Now, most likely if there had been 1 text that I could trace to the title of the book Desiring God, that would be it: “Whom have I in heaven but you? And there is practically nothing on earth that I want apart from you.”

When he says, “There’s practically nothing I want apart from you,” I feel that is the psalmist’s way of saying what Paul stated in Philippians three:eight: “I count almost everything as loss due to the fact of the surpassing worth of realizing Christ Jesus my Lord.” Technically, there are other desires. We get hungry. We get thirsty. We have sexual desires. We get sleepy. But compared to God and his fellowship — all that he is for us in Christ — these other desires fade.

If You Have Tasted

What sort of want is this in Psalm 42 and 73? The crucial to its essence, I feel, is identified in 1 Peter two:2–3. It says, “Like newborn infants” — this is a command coming up — “long for [that’s an imperative of the verb desire] the pure spiritual milk, that by it you may well develop up into salvation.” Now comes this all-essential if clause: “if certainly you have tasted that the Lord is good” (1 Peter two:2–3).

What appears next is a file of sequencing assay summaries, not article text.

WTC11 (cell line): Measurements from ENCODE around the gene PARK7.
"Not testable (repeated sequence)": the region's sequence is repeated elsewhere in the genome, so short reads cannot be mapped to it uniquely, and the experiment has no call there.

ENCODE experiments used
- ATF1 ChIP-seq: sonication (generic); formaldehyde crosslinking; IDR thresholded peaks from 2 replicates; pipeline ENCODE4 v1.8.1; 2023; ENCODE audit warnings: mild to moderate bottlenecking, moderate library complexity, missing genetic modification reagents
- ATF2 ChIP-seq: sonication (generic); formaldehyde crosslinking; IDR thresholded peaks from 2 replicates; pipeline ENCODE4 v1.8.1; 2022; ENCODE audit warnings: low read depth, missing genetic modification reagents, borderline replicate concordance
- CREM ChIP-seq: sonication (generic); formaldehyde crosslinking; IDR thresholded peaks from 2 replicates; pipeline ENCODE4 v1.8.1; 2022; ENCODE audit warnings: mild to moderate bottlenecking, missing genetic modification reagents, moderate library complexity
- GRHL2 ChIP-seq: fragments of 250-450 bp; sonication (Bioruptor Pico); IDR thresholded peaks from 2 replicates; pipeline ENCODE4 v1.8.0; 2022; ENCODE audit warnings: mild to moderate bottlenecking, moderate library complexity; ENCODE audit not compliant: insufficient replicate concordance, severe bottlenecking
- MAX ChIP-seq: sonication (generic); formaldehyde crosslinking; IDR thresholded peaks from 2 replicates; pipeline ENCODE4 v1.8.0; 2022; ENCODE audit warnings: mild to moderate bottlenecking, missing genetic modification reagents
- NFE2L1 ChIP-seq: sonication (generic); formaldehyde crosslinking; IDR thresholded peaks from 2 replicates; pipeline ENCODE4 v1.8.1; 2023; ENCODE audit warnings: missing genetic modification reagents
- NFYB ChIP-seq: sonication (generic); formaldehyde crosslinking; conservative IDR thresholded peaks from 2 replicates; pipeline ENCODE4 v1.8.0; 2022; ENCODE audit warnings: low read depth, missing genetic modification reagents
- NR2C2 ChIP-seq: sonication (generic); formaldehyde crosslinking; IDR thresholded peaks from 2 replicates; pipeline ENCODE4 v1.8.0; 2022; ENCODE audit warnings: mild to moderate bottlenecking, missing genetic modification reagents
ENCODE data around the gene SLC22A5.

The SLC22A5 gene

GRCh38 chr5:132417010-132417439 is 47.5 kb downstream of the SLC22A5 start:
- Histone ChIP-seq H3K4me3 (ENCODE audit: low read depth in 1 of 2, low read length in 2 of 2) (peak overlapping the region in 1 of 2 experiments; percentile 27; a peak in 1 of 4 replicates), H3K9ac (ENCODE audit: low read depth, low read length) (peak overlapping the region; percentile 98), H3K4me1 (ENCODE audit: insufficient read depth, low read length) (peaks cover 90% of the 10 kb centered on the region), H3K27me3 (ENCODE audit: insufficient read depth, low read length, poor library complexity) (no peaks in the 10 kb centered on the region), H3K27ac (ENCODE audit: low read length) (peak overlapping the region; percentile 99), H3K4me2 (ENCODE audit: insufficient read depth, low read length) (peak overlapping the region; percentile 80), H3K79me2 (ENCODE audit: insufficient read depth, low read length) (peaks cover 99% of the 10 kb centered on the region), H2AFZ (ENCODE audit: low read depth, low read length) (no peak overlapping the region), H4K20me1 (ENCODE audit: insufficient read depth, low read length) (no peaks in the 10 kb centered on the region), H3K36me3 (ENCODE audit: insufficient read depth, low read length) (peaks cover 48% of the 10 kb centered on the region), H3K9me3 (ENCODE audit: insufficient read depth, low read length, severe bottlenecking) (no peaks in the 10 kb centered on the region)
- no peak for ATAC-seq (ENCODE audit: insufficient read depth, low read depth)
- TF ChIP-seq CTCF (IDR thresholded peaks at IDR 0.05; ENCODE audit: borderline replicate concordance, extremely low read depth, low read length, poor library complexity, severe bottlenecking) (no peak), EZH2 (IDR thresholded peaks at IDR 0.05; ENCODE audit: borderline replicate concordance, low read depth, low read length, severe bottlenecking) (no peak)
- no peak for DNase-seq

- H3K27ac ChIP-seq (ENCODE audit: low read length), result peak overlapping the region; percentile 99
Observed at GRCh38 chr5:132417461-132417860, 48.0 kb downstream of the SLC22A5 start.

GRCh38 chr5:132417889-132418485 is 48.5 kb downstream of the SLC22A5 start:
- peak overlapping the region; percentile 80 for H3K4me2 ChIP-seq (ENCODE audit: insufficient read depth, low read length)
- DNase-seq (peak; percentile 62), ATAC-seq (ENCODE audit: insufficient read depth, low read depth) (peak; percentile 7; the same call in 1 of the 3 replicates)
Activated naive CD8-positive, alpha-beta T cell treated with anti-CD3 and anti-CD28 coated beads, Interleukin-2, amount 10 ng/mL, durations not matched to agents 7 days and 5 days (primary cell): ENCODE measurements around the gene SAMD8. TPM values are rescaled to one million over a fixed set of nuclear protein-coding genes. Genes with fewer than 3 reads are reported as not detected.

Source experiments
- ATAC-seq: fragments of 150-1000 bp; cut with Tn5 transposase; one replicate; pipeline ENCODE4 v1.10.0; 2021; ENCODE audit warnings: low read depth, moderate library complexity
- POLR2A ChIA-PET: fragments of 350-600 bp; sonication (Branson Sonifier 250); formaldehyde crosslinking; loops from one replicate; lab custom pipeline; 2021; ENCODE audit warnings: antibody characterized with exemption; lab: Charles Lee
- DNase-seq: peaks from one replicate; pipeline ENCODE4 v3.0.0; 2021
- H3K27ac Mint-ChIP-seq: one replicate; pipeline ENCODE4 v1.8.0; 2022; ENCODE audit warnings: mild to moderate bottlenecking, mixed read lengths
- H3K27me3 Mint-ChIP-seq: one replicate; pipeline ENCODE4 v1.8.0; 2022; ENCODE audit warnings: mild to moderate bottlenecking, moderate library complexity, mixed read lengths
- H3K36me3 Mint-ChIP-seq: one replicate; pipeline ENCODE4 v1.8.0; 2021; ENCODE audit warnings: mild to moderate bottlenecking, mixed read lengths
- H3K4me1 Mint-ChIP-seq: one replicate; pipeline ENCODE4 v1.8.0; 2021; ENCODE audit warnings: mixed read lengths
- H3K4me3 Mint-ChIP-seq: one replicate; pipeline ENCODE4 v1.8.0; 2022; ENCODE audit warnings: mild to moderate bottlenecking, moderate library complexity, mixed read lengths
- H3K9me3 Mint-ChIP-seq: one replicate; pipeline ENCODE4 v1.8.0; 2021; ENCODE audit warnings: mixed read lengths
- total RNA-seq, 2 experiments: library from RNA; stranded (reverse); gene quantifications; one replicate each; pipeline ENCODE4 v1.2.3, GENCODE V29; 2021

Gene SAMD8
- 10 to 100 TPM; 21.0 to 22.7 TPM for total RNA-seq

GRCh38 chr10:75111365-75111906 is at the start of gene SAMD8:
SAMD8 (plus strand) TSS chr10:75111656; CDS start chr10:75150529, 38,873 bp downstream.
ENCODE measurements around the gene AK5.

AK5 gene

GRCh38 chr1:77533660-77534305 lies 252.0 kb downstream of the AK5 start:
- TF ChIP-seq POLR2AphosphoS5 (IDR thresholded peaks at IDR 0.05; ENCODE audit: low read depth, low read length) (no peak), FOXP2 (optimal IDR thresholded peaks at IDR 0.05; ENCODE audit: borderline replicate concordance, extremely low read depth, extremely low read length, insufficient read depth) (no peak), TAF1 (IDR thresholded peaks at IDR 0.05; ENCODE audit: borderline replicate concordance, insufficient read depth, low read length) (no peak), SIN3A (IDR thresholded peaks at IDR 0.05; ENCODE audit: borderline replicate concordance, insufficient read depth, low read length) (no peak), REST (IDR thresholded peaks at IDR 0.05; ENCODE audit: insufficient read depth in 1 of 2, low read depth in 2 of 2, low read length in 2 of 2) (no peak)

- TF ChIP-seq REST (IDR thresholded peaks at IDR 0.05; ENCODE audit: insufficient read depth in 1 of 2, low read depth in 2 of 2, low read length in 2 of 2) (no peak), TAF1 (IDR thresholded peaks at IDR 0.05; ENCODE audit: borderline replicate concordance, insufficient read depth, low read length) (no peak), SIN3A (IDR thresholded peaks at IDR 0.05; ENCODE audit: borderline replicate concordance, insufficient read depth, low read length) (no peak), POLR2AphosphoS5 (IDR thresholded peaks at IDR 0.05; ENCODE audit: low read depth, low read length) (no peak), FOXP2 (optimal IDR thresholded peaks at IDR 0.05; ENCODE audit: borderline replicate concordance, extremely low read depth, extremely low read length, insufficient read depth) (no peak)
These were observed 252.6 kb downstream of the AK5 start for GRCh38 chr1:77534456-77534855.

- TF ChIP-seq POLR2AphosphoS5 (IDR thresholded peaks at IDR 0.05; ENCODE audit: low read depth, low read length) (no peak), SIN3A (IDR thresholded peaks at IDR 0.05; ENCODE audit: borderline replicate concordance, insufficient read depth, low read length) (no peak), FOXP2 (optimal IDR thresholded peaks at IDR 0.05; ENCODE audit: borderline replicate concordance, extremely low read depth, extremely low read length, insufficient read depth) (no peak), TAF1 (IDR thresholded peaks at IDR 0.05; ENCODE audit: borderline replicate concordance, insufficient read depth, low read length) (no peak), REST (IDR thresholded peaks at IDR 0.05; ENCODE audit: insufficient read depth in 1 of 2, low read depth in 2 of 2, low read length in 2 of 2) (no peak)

Assume very carefully about that with me for a minute. There are desires that unbelievers have for a thing beyond this globe that they can not name. These desires may well lead them to God. They did for C.S. Lewis, for instance.

Till a individual is born once again, these desires are not spiritual desires. They are not the operate of God’s Spirit and are not primarily based on a accurate practical experience of the beauty and worth of God. They are basically expressions of the empty location in our heart that is created for God. What ought to take place for these desires to be spiritual and God-pleasing desires, desires that actually magnify God, is this: “if certainly you have tasted.” You can want God if you have tasted God.

The distinction amongst the desires of the non-Christian and the born-once again individual is that the new desires of the born-once again individual are owing to a new taste, a new spiritual taste for God. They have observed a thing, smelled a thing, tasted a thing spiritually that is unique than something they had recognized prior to.